One Amazing Thing by Chitra Banerjee Divakaruni

One Amazing Thing by Chitra Banerjee Divakaruni

Chitra Banerjee Divakaruni’s One amazing thing can be summed up in one word: Amazing.

It is 3 P.M., there are nine people in the visa office in the basement of the Indian Consulate in the United States. Uma Sinha, a girl of Indian origin, whose parents moved to the US when she was a little girl, have now moved back to India and want her to visit India. She is here to get a Visa to travel to India to visit her parents for six weeks during the winter break. There is an old Chinese-Indian lady, Jiang, accompanied by her teenaged granddaughter Lily, and the two are fighting inhushed tones. Then there are Mr and Mrs Pritchett, an affluent looking couple of Caucasian origin. Cameron is a lanky African-American, in his fifties, with a shaved head, an ex US armyman. Tariq is a 25 year old Indian, with a beard and dark glasses. Malathi, from Coimbatore is the Costumer Services staff at the Visa Office and Mr VKS Mangalam is the Visa Officer.

Suddenly, there is an earthquake, and the building crumbles. Uma breaks a hand, Jiang gets a deep cut, the water starts seeping, the phones don’t work and with no sign of help, they are trapped in the building. The stress builds up and to keep everybody occupied, Uma suggests that they each tell a story; with the condition that there would be no interruptions, no questions and no recriminations especially by family members.

Jiang goes first, talking about her childhood, youth and marriage in Calcutta, India and how she moved to the US and started her chain of stores. Mr Pritchett’s story about his childhood (it was very touching, I was crying while reading it) and Malathi’s story was about her bravest act in Coimbatore. Then Tariq speaks about his family and their life post 9/11 and his friend Ali. Lily, the little one about her childhood, her brother Mark, her music lessons and the efforts she made to get noticed by her family. Cameron talks about his younger days and why he wants to go to India and Mrs Pritchett talks about her reason to go to India. Mr Mangalam talks about his family and how he wanted to be rich and Uma, about her college days.

I enjoyed the characters and their stories and couldn’t keep the book down and when I reached the end, I was disappointed that there is a big question mark about the rescue. A sequel would be more than welcome.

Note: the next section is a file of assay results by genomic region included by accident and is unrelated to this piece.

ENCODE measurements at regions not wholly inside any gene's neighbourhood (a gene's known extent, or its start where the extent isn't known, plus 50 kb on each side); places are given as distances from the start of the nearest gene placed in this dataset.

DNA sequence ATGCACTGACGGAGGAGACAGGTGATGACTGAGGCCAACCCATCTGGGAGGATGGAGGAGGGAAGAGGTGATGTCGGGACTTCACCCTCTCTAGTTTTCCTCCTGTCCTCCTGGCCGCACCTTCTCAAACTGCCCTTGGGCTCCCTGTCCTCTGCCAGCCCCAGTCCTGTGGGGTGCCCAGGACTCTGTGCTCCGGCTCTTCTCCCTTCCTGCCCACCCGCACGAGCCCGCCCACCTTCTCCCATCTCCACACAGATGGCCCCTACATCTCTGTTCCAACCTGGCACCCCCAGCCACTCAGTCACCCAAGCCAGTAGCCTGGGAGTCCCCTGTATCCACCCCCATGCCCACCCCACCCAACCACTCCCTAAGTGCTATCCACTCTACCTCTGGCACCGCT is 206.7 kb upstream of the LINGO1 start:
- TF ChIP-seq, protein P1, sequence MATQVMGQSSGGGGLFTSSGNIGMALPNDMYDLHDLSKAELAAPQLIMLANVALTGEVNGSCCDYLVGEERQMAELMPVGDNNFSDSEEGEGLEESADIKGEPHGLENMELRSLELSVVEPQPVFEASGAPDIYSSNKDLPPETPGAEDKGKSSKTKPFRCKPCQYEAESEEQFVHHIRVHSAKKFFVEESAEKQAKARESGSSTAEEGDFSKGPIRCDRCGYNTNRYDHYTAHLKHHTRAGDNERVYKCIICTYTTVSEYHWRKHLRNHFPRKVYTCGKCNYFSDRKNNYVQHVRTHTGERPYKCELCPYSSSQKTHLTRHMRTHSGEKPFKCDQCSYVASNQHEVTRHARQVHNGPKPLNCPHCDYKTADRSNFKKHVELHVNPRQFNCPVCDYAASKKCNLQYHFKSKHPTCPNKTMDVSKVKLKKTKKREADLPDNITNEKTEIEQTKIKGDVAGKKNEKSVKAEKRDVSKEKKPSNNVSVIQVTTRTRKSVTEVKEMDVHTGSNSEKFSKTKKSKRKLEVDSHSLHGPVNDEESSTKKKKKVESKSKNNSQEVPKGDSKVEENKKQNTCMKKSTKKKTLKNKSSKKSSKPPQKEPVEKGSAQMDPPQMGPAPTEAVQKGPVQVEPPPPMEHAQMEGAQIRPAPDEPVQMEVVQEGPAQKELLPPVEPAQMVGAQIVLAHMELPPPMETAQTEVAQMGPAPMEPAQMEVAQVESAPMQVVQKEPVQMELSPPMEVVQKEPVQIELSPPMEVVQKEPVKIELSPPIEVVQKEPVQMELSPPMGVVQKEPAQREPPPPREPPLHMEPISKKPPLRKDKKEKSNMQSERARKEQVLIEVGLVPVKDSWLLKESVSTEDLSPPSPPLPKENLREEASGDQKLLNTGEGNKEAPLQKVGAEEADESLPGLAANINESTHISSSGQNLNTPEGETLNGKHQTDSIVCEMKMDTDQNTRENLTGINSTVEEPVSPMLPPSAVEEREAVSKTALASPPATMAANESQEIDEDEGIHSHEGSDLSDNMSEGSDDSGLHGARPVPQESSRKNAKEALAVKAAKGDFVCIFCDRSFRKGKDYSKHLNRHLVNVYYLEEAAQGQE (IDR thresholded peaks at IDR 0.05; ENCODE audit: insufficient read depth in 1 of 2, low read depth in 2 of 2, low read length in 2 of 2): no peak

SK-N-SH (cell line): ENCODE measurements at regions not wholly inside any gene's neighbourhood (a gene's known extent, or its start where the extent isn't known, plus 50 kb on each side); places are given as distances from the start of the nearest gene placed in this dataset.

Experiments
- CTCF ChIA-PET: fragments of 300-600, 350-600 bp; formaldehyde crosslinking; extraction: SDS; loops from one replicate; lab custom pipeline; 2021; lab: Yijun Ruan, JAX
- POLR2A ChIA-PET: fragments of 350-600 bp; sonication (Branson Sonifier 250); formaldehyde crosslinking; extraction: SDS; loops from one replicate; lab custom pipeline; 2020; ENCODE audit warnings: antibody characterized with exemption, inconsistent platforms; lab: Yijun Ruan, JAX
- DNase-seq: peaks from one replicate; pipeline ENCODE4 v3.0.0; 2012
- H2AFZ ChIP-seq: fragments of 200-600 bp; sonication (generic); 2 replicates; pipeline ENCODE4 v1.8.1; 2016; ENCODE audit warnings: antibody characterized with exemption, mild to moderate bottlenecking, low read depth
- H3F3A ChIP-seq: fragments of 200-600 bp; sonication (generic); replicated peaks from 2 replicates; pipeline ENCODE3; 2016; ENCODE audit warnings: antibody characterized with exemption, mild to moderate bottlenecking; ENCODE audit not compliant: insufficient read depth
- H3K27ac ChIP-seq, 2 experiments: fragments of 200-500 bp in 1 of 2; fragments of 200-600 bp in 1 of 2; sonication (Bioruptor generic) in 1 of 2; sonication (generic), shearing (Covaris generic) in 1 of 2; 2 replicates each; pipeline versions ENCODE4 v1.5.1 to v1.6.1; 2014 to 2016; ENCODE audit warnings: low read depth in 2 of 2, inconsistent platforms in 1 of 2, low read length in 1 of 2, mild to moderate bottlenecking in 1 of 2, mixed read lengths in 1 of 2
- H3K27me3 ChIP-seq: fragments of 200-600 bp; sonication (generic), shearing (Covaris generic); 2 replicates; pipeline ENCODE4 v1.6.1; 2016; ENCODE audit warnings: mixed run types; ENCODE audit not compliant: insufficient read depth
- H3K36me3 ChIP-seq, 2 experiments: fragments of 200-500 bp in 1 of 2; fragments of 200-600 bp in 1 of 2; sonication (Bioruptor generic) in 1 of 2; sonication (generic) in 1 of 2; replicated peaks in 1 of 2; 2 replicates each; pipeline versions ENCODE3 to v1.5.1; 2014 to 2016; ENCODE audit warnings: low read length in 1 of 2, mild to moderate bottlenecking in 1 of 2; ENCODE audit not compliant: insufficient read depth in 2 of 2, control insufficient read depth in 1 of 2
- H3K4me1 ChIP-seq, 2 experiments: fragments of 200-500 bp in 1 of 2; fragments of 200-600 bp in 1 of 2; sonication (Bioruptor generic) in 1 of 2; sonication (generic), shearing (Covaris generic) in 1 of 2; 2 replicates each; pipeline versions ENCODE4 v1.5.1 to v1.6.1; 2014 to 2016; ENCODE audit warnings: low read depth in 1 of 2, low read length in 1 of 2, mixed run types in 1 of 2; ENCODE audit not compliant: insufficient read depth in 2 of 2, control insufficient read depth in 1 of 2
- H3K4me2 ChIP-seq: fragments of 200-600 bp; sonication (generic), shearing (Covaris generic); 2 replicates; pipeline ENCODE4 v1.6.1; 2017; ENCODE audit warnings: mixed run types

Book Source: Bought
Publisher: Penguin

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Moin and the monster by Anushka Ravishankar

Moin and the monster by Anushka Ravishankar

Moin and the Monster by Anushka Ravishankar is a very well written and perfectly illustrated book. Hats off to Anushka and Anitha (the illustrator) for doing a wonderful job. My daughter gave me her book and asked me to read it. Once I started the book, I really enjoyed being a child again.

Moin Kaif, a student of Class IV, hears something shuffling and sniffling under his bed one night and when he asks who it is, a voice answers that it is a monster. Moin tells the monster that he cannot see him, to which the monster says that if he drew the monster as the monster would describe himself, Moin could see him. Moin, being a very bad artist, says he could not do so but when the monster says that a monster rule would change Moin into a suitcase, poor Moin has no choice but to draw a picture according to the instructions given by the voice of the monster and the monster comes to life.

The monster is upset with the picture, he says that he looks funny instead of fearsome; is pink instead of purple; has drumsticks instead of bamboos for legs and has autorickshaw horns instead of animal horns.

Moin is in a fix. He has to hide the monster from his parents, feed him and take care of him and the monster loves to sing, eat bananas and wants a new hairstyle. Thus begin the adventures of Moin and the Monster. He goes with Moin to a birthday party, makes friends with Parvathy and Tony, sings a song; goes to school with Moin and is pinned up on the notice board as a painting and as a result of the hair treatment for a new hairstyle, grows hair so long that it cannot be managed.

Tony wants to write a book on Monster rules and keeps noting them as the monster reveals them and also one book on the strange behaviour of monsters.

Moin wants the monster to go away but the monster tells him that the monster would stay with him forever- A monster rule.

Overall, a very nice book, a must read for adults in this stressful world.

Can you believe this, the monster sits on my desktop background too.

Book Source: Borrowed from my daughter
Publisher: Duckbill

Battle for Bittora by Anuja Chauhan

Battle for Bittora by Anuja Chauhan

The Background:
Sarojini Pande or Jinni, is the daughter of Jyoti and the only granddaughter of Pushpa Pande (Amma), a politician and Pandit Madan Mohan Pande (Bauji), a freedom fighter. She studies in Loreto Convent, Delhi and goes to her grandparents’ house in Bittora, Pavitra Pradesh, for her summer vacations. Her only friend in Bittora is her grandfather’s friend’s son, Zain Altaf Khan since they are five or six because all the local children thought that these out of town children were a pair of zoo exhibits. He belongs to the erstwhile royal family of Bittoragarh and they live in a crumbling palace, with huge heads of animals mounted on the walls. They even write a series of comics in their summer vacations, Zain doing the teat and Jinni, the art. He calls her Kaka Nagar, Bapa Nagar, and all nagars of Delhi and she calls him Maruti Zain. At twelve, Jugatram gives driving lessons to both of them and that too on the school bus. Zain is sent off to some fancy public school in England and then their holiday terms no longer synchronize. When they are sixteen, on the last day of the vacations, they have a huge misunderstanding and he storms out of her house. Later, she moves to Canada with her mother.

Nine Years later:
Jinni, 25, works in the 3-D animation division, as an animator at Pixel Animation, Mumbai and loves to design kitaanus. Gaiman Tagore Rumi is his colleague and friend. Her grandmother, Pushpa Pande (PP) of the Pragati Party (PP) of the Pavit Pradesh (PP), barges into her office one night and tells her that she is needed for the upcoming Lok Sabha elections. She takes leave from work and joins her grandmother in Delhi for the campaign. At a wedding in Delhi, where all the top brass are present, Jinni comes face to face with Zain. After the party is over, Amma tells Jinni that she (Jinni) has been given the ticket by Pragati Party (PP) to fight the elections from Bittora against Zain Altaf Khan (ZAK) who has been nominated by IJP, a pro-Hindu party.